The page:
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Applying MA history with a low GPA


goldenhk

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Hi,

I have a similar situation as the author of this post: 

 

I have gradated with a degree in economics with a GPA of 2.72 from a top 50 US university last year. I did manage to get an average of 3.4 in my last 2 semesters. It also includes one A on a mid-level history, which, the professor is willing to write a letter of recommendation to me. 

 

I am hoping to do teaching, if not researching, in history, mostly at college/associate degree level in the future. Therefore, I am hoping to apply for MA now and start studying in next fall. I am currently working as TA at a secondary school, luckily with a chance of teaching history to lower form students, which I hope would help my application.  

 

Unfortunately, I am currently living in Hong Kong and therefore I have limited options here. I would like your advice on this program http://www.history.cuhk.edu.hk/ma_adm_requirements.html  CUHK is offering. I heard it is a rather easy program to apply to, but what worries me is that there is no requirement of history methods courses in its syllabus, which means it might not be the best course to prepare me for Phd.

 

I don't really have any idea of where to apply to with my GPA. I am open to options everywhere around the world, any input would be great. 

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Without knowing anything about your subfield, I think it can be deleterious to get an advanced degree from a "suspect" program. Granted I know NOTHING about that program you listed (and in fact I'm not in your field), but you may be better off going elsewhere if you suspect its quality.

 

Again, not knowing your subfield, but another consideration: How are your languages? This is a critical component often overlooked by a lot of applicants, and at least in my field, one of the main reasons keeping folks out of PhD programs. You could, I imagine, at least take course(s) in whatever language you will need. This would also give you a chance to get some better grades and when applying to a more appropriate MA program you may have a better chance of securing admission/funding.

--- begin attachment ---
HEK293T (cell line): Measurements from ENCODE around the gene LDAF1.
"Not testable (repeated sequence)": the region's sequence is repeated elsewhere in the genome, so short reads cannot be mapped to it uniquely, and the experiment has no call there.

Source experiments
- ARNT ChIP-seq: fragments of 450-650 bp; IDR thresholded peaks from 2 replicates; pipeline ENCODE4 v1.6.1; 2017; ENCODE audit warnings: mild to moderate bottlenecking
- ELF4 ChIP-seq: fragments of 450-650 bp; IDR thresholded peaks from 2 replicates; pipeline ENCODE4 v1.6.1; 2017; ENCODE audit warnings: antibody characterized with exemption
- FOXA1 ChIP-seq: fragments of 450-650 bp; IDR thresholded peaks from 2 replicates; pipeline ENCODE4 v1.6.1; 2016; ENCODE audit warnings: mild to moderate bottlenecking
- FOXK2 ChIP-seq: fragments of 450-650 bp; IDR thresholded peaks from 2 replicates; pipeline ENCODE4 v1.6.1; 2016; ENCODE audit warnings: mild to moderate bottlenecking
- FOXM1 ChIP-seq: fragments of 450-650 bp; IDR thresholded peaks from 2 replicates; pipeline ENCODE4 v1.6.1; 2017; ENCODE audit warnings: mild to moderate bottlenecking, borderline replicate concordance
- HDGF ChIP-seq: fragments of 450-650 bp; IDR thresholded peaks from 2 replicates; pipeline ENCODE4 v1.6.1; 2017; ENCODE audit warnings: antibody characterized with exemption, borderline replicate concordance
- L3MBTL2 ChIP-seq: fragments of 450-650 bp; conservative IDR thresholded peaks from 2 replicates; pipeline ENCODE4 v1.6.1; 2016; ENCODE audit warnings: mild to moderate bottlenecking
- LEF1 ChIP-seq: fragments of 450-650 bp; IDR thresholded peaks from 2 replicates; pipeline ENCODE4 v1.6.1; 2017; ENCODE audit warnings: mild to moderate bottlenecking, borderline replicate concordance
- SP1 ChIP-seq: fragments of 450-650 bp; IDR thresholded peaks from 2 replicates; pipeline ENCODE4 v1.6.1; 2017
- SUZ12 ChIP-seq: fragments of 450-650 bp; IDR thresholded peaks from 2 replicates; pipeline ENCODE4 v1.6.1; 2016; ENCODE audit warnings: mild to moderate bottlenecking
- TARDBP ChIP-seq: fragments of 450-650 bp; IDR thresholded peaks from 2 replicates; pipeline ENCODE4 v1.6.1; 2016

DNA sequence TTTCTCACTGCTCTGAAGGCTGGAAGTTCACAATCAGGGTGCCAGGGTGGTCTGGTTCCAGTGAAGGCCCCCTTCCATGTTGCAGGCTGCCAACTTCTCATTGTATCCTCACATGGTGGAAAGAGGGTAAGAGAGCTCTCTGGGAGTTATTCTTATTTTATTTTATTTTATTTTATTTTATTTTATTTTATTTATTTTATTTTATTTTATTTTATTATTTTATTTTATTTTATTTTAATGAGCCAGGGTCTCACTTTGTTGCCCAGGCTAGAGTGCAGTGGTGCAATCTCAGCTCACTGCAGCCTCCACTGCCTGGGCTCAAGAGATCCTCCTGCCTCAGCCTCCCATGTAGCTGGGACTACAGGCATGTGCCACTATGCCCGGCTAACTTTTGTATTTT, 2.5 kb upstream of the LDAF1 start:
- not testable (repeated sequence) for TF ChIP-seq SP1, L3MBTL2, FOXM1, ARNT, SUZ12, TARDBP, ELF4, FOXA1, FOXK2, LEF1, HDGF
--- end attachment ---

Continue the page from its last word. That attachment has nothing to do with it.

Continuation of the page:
cheers

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Without knowing anything about your subfield, I think it can be deleterious to get an advanced degree from a "suspect" program. Granted I know NOTHING about that program you listed (and in fact I'm not in your field), but you may be better off going elsewhere if you suspect its quality.

 

Again, not knowing your subfield, but another consideration: How are your languages? This is a critical component often overlooked by a lot of applicants, and at least in my field, one of the main reasons keeping folks out of PhD programs. You could, I imagine, at least take course(s) in whatever language you will need. This would also give you a chance to get some better grades and when applying to a more appropriate MA program you may have a better chance of securing admission/funding.